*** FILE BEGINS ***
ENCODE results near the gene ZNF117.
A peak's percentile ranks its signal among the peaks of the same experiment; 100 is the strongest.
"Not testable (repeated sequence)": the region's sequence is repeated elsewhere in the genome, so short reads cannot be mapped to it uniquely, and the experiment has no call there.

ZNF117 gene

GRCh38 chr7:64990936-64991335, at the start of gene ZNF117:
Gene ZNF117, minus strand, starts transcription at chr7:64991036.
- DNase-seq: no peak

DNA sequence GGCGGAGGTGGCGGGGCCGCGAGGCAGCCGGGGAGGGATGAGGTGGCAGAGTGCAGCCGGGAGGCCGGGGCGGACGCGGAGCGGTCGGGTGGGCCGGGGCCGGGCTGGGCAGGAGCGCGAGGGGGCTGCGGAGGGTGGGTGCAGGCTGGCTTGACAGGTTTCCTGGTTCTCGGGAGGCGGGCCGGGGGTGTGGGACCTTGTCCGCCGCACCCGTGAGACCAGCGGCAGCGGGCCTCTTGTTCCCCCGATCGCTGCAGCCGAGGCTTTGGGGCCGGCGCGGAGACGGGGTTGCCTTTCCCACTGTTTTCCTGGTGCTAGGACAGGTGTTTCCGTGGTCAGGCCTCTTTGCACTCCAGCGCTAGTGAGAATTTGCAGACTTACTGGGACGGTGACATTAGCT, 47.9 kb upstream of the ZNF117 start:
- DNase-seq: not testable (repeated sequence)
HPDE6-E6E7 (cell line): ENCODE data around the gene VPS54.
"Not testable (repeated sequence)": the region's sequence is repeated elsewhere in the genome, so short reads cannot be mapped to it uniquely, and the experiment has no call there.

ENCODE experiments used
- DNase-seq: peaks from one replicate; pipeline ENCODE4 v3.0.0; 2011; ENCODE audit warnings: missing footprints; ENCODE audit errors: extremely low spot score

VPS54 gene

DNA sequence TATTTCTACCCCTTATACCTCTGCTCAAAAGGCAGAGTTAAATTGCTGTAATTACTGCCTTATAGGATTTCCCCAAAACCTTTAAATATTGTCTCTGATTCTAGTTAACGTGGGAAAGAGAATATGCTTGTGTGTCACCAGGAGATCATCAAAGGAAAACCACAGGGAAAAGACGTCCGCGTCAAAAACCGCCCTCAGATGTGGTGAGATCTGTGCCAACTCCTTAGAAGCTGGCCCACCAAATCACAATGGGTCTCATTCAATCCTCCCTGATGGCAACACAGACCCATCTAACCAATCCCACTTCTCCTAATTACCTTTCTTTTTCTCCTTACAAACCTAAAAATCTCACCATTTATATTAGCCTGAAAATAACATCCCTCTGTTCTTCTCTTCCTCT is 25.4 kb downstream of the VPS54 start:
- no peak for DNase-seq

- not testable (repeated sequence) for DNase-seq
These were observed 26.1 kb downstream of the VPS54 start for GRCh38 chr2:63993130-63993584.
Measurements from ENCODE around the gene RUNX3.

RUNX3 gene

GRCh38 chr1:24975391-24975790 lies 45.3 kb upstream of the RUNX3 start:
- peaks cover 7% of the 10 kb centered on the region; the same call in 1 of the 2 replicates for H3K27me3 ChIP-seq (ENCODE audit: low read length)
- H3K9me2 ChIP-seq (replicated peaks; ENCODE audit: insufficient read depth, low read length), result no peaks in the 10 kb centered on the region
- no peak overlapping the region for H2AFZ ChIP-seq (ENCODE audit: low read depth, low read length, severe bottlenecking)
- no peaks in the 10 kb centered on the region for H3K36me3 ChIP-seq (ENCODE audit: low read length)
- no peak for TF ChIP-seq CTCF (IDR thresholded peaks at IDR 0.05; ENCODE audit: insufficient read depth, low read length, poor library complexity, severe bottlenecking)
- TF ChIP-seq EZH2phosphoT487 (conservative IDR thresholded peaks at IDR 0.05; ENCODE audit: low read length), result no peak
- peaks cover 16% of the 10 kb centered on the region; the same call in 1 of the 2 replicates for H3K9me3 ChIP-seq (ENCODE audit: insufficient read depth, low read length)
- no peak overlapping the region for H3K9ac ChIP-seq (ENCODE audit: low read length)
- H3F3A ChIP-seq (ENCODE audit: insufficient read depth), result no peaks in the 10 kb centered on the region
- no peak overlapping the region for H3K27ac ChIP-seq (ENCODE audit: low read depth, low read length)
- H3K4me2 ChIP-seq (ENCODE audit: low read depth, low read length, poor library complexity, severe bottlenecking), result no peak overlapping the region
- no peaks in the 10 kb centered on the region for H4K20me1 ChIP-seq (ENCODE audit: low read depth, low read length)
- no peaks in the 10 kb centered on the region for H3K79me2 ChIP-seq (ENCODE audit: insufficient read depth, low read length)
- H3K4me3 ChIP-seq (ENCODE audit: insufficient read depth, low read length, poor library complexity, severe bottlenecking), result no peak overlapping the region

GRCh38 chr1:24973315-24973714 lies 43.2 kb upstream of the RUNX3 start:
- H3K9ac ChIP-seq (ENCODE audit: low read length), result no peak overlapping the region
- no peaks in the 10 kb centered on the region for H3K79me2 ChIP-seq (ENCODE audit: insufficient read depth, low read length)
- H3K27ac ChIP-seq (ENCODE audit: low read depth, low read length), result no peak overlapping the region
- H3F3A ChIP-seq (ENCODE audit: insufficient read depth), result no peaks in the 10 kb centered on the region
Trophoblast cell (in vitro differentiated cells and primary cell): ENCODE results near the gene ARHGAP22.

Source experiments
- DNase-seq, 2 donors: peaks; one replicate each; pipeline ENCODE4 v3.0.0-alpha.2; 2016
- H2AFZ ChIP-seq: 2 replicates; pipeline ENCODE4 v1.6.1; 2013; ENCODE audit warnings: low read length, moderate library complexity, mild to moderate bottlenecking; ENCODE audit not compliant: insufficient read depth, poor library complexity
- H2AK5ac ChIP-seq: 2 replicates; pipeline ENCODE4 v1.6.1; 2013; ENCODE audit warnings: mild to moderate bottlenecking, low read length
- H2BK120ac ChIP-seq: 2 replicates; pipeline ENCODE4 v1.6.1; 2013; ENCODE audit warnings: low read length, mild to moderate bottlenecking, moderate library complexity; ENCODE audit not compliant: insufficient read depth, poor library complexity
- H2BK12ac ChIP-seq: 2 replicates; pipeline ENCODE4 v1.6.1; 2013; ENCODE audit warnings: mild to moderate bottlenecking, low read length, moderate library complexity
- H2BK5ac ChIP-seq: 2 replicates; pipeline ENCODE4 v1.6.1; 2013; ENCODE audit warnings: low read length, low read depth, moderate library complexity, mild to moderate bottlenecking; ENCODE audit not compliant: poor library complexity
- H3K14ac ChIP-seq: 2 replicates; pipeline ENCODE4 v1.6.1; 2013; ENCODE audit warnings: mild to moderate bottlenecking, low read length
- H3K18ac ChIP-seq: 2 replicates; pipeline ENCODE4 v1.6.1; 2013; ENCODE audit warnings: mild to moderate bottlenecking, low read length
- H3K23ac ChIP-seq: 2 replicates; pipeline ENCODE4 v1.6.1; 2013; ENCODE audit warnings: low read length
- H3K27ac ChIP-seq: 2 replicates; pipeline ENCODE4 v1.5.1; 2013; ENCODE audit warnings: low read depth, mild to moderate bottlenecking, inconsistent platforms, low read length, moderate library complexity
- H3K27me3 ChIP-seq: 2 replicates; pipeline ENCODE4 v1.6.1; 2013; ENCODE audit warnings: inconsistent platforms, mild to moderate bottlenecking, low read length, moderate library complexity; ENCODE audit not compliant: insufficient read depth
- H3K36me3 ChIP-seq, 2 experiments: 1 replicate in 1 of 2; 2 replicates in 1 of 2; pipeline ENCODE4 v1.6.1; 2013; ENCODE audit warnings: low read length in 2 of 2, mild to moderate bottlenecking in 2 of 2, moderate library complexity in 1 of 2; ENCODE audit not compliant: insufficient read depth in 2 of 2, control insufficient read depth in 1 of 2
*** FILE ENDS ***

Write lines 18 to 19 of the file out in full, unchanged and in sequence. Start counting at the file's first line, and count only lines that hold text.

These were observed 26.1 kb downstream of the VPS54 start for GRCh38 chr2:63993130-63993584.
Measurements from ENCODE around the gene RUNX3.